CONTEMPORARY CHOREOGRAPHERS: Beth Gill will be one of three choreographers to present during the Lewis Center for the Arts’ “Choreographers in Residence and in Conversation” on Tuesday, November 10 at 6:30 p.m. in the Patricia Ward Hagan ’48 Dance Studio, 185 Nassau Street. Gill is a 2015-16 Hodder Fellow at the Lewis Center. In addition to commissions from New York Live Arts, The Chocolate Factory Theater, The Kitchen, and Dance Theater Workshop, in 2011 she won two New York Dance and Performance “Bessie” Awards for Outstanding Emerging Choreographer. (Photo Credit: Chris Cameron)

The Lewis Center for the Arts’ Program in Dance will present “Choreographers in Residence and in Conversation,” featuring three choreographers associated with the Princeton Dance Program on Tuesday, November 10 at 6:30 p.m. in the Patricia and Ward Hagan ’48 Dance Studio, 185 Nassau Street. Choreographers Beth Gill, a 2015-16 Hodder Fellow; Dean Moss, a current guest artist; and Pavel Zustiak, a 2015-17 Princeton Arts Fellow, will present works-in-progress, as well as discuss the doubts, difficulties, and revelations they’ve encountered in the course of their current artistic undertakings. This event is free and open to the public. more

Music Faust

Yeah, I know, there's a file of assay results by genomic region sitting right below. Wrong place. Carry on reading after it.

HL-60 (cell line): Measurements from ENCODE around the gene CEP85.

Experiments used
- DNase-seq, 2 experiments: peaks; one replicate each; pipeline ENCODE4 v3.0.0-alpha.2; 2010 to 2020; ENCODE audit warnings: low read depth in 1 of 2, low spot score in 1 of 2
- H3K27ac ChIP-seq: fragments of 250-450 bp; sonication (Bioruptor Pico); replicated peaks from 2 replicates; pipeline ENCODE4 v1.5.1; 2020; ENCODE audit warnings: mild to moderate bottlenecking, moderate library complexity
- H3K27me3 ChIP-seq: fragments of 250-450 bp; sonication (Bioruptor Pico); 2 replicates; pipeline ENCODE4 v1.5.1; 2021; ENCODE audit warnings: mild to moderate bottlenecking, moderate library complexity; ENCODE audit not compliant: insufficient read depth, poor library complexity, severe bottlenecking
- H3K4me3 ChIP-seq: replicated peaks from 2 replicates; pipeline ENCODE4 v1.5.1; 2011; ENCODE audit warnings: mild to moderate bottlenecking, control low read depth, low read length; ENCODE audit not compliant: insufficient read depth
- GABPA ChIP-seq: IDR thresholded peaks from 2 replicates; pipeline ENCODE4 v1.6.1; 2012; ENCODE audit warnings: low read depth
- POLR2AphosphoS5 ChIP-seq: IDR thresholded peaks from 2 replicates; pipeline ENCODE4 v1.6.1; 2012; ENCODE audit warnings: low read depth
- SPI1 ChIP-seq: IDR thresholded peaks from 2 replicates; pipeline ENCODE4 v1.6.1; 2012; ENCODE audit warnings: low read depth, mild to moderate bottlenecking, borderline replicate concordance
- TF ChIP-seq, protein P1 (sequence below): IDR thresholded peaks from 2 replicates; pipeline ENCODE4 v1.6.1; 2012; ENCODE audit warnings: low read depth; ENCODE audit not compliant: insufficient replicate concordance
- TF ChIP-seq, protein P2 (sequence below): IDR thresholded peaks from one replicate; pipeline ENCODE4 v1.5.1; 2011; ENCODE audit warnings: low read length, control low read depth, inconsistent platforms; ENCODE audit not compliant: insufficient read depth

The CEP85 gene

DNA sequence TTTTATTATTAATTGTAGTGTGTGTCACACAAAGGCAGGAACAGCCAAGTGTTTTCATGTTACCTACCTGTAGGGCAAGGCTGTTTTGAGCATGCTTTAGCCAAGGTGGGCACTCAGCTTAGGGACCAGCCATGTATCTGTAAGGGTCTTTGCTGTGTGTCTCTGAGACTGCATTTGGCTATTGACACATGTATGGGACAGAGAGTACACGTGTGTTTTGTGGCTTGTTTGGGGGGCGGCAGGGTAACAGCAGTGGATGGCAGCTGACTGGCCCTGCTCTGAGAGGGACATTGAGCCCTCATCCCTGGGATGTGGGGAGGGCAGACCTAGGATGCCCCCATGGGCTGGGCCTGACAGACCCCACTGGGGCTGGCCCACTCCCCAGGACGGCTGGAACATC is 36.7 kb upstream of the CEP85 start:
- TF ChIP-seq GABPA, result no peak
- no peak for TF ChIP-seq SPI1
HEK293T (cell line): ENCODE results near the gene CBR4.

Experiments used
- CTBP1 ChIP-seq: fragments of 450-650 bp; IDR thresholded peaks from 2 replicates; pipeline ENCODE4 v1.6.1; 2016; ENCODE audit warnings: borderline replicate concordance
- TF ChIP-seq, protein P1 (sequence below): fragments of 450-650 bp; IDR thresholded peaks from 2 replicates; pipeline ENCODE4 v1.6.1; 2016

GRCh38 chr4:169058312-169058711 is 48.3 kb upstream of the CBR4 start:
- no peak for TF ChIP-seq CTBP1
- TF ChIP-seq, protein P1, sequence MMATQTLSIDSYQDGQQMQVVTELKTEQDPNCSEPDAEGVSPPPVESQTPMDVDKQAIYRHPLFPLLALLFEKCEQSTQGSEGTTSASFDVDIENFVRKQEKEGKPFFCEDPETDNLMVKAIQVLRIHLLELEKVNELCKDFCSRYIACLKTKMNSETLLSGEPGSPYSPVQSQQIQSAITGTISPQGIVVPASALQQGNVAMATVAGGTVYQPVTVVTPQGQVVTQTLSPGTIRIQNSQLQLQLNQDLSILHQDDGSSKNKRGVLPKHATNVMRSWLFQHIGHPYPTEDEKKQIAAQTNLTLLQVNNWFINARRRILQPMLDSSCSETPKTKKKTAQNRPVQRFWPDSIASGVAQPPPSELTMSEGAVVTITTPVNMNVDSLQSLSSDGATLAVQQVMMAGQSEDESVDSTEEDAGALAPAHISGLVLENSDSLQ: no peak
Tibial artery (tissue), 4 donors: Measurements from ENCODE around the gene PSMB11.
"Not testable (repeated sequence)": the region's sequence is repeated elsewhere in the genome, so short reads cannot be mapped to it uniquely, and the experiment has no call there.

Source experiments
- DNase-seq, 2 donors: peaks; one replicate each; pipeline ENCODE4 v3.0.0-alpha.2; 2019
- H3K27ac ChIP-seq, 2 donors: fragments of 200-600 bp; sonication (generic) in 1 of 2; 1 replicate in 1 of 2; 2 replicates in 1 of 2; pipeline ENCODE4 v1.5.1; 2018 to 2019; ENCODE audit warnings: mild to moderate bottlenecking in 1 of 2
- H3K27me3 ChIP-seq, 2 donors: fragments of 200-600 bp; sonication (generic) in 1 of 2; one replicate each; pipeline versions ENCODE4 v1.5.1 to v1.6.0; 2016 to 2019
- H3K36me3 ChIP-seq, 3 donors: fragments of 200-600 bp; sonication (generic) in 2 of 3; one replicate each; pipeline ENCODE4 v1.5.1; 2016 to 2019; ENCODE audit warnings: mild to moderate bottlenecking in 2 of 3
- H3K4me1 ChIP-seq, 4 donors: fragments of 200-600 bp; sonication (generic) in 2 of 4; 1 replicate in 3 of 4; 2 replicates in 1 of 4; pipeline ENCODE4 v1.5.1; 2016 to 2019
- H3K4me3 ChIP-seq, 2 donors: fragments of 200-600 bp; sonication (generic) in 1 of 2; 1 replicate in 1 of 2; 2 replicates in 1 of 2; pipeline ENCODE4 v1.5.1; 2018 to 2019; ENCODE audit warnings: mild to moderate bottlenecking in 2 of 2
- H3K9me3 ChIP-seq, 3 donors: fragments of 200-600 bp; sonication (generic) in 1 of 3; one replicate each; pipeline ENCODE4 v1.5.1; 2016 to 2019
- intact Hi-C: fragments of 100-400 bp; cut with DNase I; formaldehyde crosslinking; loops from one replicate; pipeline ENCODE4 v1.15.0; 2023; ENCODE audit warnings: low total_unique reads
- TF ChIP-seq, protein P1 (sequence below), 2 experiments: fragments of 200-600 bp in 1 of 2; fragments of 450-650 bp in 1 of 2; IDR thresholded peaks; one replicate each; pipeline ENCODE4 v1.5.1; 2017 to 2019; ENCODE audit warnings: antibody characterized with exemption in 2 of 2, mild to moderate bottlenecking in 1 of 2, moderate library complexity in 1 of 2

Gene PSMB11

Violinist Isabelle Faust will perform the complete set of solo violin sonatas and partitas by Johann Sebastian Bach at Princeton University Chapel on Monday, November 16 at 7 p.m.

In keeping with the new concert format launched earlier this year called PUC125: Performances Up Close, this concert will be presented in-the-round with the violinist elevated on a platform. Given the intimate nature of the reconfigured space and its acoustic setting, seating is limited.  more

Felix Mendelssohn did very little in the field of opera, however, his sacred oratorios are as theatrical as any 19th-century operatic work. In particular, the oratorio Elijah, premiered in 1846, musically depicts a dramatic Biblical story through arias, recitatives, and choruses, infused with the composer’s gift for melodic writing. The more than 100-voice Princeton Pro Musica, conducted by Ryan James Brandau, presented a well-informed performance of this work to a very appreciative audience on Sunday afternoon in Richardson Auditorium, showing off the capabilities of the chorus as well as four seasoned vocal soloists. more